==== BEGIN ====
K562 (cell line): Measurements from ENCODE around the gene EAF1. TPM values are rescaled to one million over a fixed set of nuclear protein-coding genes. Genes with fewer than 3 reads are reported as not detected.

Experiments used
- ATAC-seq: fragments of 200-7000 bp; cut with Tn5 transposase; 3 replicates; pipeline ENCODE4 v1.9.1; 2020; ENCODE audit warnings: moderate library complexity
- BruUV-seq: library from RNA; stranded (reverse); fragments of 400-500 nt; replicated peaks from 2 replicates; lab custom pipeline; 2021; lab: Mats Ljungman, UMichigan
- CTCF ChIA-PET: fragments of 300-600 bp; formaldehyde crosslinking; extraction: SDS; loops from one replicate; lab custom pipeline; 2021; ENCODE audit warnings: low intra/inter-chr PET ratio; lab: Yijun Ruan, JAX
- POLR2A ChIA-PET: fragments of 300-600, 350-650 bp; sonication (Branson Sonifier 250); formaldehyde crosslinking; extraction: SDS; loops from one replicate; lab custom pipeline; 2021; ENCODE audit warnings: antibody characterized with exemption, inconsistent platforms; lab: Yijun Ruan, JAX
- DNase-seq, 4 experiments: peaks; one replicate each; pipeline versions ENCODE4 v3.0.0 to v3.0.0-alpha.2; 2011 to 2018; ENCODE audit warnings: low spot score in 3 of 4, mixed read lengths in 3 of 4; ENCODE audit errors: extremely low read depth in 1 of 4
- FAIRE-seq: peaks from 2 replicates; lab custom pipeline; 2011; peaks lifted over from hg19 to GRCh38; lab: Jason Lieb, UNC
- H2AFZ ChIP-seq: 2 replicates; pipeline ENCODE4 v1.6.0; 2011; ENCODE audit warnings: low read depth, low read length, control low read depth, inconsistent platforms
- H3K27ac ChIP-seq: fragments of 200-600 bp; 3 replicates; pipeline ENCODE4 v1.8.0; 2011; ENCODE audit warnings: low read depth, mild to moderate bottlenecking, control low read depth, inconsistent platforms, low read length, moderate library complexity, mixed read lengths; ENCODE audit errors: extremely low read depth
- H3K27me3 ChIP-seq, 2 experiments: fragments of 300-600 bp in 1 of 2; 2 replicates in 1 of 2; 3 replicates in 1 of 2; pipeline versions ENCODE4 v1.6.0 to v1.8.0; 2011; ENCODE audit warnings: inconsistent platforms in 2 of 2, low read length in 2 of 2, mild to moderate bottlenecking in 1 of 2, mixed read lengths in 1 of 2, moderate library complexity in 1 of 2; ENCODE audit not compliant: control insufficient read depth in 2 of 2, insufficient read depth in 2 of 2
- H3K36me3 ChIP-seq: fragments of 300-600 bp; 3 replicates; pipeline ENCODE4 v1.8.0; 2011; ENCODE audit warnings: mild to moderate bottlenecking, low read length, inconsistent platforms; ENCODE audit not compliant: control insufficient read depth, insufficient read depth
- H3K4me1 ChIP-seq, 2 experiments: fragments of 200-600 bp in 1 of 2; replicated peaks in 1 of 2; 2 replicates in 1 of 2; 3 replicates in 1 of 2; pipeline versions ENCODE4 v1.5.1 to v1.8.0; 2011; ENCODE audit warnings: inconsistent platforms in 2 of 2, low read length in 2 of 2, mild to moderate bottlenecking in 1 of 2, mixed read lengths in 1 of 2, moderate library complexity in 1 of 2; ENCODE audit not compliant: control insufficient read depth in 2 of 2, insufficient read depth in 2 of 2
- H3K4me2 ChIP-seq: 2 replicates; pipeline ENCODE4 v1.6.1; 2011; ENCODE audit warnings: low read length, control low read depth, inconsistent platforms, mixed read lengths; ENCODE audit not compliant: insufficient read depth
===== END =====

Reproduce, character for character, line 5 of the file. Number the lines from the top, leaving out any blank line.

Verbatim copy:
- CTCF ChIA-PET: fragments of 300-600 bp; formaldehyde crosslinking; extraction: SDS; loops from one replicate; lab custom pipeline; 2021; ENCODE audit warnings: low intra/inter-chr PET ratio; lab: Yijun Ruan, JAX